On a knife edge

Food - Bee Wilson looks at how they're taking the weapons off our plate

"You know something is wrong when screeners are confiscating thousands of nail clippers but allowing people with arsenals of weapons through." Such was the sage judgement of Senator Dick Durbin at the recent US hearings on airline security. Attempts to keep plane passengers safe have not, so far, been entirely consistent. We read endless accounts of people being stopped for wearing a harmless brooch, even though their neighbour gets through with a meat cleaver. Another aspect of airline security that seems faintly illogical is the practice of issuing plastic knives with airline meals but sometimes allowing metal forks, whose sharp tines could surely do just as much damage in the hands of a crazed hijacker.

If plastic knives are illogical, however, they are not unreasonable. George W Bush has made it clear that he believes himself to be in a struggle for the security of western civilisation itself. And western civilisation has consistently defined itself through taboos in the use of the knife. Such taboos, indeed, have been the bedrock of western table manners.

In The Civilising Process, the sociologist Norbert Elias wrote that fear of the knife "goes beyond what is rational and is greater than the 'calculable' probable danger . . . Therefore its use even when eating is restricted by a multitude of prohibitions." The greatest terror has been of putting knives into one's mouth. This is an irrational and exaggerated fear, given that those social groups who do eat using knives seldom damage their mouths (just as those who eat with metal knives seldom use them as murder weapons). But it is no less strong for that. As Elias observes, we feel uneasy "at the mere sight of someone putting a knife into the mouth".

Renaissance courtesy books were full of warnings that, when passing a knife at the table, you should hold the sharp end yourself, offering the handle, to signal that you were not about to stab someone with it. This fear must have seemed more pressing in the days when men carried their own personal table knives around with them, attached to a belt. The great writer of food manners Margaret Visser argues that one of the main purposes of table manners has been the "prevention of the violence that could so easily break out at table". She offers as a general rule: "When in doubt, do not use your knife."

Some foods do not require a knife anyway. "We must cut steaks and slices of roast with knives," writes Visser, "but the edge of a fork will do for an omelette, or for boiled potatoes, carrots and other vegetables." Without steak knives, Concorde must henceforth dispense with chateaubriands, rumps and fillets. Game birds would also be no good, unless passengers were prepared to dirty their fingers and gnaw like Henry VIII; but then, this would ruin the point, as such unhygienic behaviour is highly "uncivilised", and it was to get away from such messy finger-eating that the fork was invented. Osso buco would really be the perfect thing to serve on airlines, because you can eat it with a spoon and it reheats deliciously. In fact, I suspect, airline chefs will be relying more than ever on their beloved farmed salmon, which falls apart under the pressure of the feeblest plastic implement. Fish has traditionally not required knives, on account of its soft flakiness. It was also believed that the taste of blade metal would ruin the delicate flavour of the fish. (It was probably for the same reason that the French developed their taboo against cutting salad with a knife.) The unsharpened, silver-plated decorative fish-knife was invented in the 19th century to avoid spoiling the texture and taste of fish. However, for many (including Nancy Mitford), fish-knives were a step too far on the path of civilisation. The apogee of refined western civilisation is in the specialist knives of high tables: the double-pointed cheese knife, the blunt-ended butter knife, the ornate cake-knife.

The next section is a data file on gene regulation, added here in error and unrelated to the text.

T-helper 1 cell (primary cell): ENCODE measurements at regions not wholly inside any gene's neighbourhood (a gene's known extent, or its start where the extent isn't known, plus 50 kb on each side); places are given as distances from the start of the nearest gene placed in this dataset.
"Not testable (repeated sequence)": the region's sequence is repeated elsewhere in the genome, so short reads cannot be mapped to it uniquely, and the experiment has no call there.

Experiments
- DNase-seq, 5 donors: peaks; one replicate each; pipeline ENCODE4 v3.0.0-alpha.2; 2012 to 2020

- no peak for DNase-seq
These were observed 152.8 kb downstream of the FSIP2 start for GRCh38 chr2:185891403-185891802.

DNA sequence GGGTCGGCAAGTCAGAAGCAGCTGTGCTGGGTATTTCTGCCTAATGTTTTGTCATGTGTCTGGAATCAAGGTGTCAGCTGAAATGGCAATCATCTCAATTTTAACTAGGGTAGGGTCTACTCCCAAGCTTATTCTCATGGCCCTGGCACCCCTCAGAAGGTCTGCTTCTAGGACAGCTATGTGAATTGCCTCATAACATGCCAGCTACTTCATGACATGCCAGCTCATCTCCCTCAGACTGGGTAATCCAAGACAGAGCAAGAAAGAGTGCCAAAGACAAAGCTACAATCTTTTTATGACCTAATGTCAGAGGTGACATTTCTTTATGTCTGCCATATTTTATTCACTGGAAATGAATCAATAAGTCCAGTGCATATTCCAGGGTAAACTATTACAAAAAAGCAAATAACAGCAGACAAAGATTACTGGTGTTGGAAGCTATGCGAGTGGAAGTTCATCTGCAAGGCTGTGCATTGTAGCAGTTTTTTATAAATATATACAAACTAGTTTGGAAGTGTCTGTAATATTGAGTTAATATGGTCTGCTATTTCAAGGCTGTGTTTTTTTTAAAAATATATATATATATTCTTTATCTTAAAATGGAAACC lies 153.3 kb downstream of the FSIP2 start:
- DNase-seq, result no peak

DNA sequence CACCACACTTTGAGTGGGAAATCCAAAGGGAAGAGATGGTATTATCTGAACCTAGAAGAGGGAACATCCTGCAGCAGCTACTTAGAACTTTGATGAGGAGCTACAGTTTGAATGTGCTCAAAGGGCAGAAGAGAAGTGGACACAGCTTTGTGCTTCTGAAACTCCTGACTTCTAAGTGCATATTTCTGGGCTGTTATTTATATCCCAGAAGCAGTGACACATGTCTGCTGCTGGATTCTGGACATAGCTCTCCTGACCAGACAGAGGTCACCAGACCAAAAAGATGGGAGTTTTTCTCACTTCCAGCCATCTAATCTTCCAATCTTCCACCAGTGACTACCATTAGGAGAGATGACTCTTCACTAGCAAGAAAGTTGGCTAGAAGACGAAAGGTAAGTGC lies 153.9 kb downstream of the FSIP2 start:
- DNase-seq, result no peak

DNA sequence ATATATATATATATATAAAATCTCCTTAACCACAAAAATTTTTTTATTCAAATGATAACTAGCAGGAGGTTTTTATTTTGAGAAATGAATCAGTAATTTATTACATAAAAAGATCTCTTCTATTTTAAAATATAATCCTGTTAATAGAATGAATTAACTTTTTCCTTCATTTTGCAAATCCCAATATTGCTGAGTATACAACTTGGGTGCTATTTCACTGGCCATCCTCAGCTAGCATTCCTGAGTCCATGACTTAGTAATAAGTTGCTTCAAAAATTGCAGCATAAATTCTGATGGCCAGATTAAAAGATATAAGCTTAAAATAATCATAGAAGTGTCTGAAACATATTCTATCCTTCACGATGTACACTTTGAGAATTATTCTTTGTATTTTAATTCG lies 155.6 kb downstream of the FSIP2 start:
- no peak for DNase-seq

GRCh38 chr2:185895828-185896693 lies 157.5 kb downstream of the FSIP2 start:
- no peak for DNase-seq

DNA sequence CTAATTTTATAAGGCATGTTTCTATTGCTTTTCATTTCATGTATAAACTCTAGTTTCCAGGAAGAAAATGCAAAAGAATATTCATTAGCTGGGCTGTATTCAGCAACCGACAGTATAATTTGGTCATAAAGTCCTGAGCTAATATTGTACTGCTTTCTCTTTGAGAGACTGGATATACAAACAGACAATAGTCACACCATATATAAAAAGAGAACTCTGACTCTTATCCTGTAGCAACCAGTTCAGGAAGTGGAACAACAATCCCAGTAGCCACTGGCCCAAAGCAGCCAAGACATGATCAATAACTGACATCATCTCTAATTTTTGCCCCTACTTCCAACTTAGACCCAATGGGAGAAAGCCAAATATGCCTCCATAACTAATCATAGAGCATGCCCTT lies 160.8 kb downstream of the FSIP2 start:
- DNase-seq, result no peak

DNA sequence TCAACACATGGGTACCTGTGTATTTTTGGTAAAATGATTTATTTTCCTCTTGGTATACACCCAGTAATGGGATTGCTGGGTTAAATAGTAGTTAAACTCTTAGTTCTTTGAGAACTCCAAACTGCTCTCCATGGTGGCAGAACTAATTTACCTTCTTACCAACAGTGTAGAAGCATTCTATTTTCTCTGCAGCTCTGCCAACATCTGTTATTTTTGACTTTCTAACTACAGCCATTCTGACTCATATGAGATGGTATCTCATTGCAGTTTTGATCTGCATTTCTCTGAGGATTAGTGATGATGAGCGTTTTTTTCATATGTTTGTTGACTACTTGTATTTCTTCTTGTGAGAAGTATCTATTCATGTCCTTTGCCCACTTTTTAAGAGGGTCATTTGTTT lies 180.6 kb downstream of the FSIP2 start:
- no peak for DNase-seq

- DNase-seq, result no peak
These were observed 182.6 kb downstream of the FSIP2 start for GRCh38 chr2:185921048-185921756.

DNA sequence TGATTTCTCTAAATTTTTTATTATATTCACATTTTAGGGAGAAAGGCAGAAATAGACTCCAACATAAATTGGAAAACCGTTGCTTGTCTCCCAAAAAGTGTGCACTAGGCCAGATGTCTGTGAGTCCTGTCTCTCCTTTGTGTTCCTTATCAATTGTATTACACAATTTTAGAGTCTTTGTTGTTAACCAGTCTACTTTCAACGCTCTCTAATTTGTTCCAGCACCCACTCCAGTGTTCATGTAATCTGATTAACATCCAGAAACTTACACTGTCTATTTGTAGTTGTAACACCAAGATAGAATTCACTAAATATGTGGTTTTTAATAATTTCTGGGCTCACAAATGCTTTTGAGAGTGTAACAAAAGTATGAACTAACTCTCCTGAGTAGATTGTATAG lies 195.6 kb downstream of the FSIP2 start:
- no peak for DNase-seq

American table manners have taken a different course. Reay Tannahill claims that "19th-century etiquette manuals were so severe about people who ate peas off their knives that those with better table manners went to the opposite extreme - with the result that America became a nation of dedicated fork-eaters". The plastic knife restriction will actually hardly affect American passengers, whose civilisation dictates that, after the necessary cutting of food has been done, the fork should be grasped in the right hand and used to do all the work.

Elias notes, however, that even such restricted use of the knife would not be regarded as "civilised" in all cultures. In China, "the knife disappeared many centuries ago from use at table", where the people sometimes say that "the Europeans are barbarians . . . they eat with swords". I wonder what the symbolism of plastic "swords" should be. Have we become children now, as well as barbarians?

This article first appeared in the 26 November 2001 issue of the New Statesman, The New Statesman Special Report - The SAS story they want to suppress